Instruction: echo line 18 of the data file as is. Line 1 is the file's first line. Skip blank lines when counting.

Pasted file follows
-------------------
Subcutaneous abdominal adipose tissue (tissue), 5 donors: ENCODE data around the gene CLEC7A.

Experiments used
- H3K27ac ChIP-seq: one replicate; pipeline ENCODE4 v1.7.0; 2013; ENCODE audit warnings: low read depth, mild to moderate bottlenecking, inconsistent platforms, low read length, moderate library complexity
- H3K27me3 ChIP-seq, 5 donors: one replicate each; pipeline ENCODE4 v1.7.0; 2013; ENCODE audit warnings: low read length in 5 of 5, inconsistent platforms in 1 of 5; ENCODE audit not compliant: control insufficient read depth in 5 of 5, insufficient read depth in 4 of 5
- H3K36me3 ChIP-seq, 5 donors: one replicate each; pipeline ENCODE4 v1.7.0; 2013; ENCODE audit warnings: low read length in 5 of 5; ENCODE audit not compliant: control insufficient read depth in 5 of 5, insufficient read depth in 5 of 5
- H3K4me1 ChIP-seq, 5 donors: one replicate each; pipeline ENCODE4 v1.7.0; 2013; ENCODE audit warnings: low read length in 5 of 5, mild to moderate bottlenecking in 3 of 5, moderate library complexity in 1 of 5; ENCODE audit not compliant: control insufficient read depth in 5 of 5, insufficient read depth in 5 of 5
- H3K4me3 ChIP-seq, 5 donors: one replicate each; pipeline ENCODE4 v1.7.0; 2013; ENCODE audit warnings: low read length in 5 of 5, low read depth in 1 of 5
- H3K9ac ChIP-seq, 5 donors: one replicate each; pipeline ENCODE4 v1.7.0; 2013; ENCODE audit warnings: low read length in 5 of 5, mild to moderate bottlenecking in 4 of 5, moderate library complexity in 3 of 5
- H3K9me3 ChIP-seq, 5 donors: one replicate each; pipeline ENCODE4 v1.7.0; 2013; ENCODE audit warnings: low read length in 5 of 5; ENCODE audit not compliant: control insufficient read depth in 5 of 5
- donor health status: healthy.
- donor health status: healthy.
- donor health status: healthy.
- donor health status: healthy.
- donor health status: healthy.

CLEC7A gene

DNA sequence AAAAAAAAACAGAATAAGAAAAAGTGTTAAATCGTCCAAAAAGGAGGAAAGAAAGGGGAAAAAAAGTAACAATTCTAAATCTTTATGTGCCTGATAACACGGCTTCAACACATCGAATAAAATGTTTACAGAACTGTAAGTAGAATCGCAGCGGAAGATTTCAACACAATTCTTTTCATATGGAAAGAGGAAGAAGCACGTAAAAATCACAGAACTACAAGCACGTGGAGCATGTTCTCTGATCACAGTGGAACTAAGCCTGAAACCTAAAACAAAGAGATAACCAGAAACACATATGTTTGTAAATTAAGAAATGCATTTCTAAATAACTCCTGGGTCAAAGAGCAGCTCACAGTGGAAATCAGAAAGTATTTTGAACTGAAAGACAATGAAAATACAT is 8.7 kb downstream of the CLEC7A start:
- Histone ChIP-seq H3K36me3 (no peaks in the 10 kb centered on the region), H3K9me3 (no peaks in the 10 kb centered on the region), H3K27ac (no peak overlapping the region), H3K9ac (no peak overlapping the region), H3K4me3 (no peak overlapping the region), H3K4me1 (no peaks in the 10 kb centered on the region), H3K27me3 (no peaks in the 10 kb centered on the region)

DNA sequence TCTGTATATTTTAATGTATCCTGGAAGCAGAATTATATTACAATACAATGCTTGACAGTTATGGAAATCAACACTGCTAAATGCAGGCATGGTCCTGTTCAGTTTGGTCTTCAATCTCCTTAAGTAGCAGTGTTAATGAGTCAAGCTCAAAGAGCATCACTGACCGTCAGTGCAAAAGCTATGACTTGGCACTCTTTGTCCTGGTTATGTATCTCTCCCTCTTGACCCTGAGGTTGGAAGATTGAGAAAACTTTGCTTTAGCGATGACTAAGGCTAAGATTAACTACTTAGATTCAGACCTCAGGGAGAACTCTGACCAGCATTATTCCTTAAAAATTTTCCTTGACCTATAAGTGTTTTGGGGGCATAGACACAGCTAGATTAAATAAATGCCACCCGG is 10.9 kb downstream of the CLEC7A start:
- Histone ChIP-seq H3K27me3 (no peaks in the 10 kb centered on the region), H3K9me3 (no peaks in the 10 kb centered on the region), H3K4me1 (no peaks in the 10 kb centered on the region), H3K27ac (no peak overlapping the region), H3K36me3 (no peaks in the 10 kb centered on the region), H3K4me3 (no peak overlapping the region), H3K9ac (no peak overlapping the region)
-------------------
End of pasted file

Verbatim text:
DNA sequence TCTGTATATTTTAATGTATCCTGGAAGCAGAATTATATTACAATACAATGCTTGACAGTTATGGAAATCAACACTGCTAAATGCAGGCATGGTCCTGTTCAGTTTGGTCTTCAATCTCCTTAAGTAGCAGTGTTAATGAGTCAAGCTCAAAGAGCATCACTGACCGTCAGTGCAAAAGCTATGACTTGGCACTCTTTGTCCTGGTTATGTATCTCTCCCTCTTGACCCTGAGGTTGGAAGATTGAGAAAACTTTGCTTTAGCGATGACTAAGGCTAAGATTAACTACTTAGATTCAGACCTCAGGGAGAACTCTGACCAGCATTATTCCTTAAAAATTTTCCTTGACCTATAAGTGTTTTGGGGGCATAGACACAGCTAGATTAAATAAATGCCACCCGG is 10.9 kb downstream of the CLEC7A start: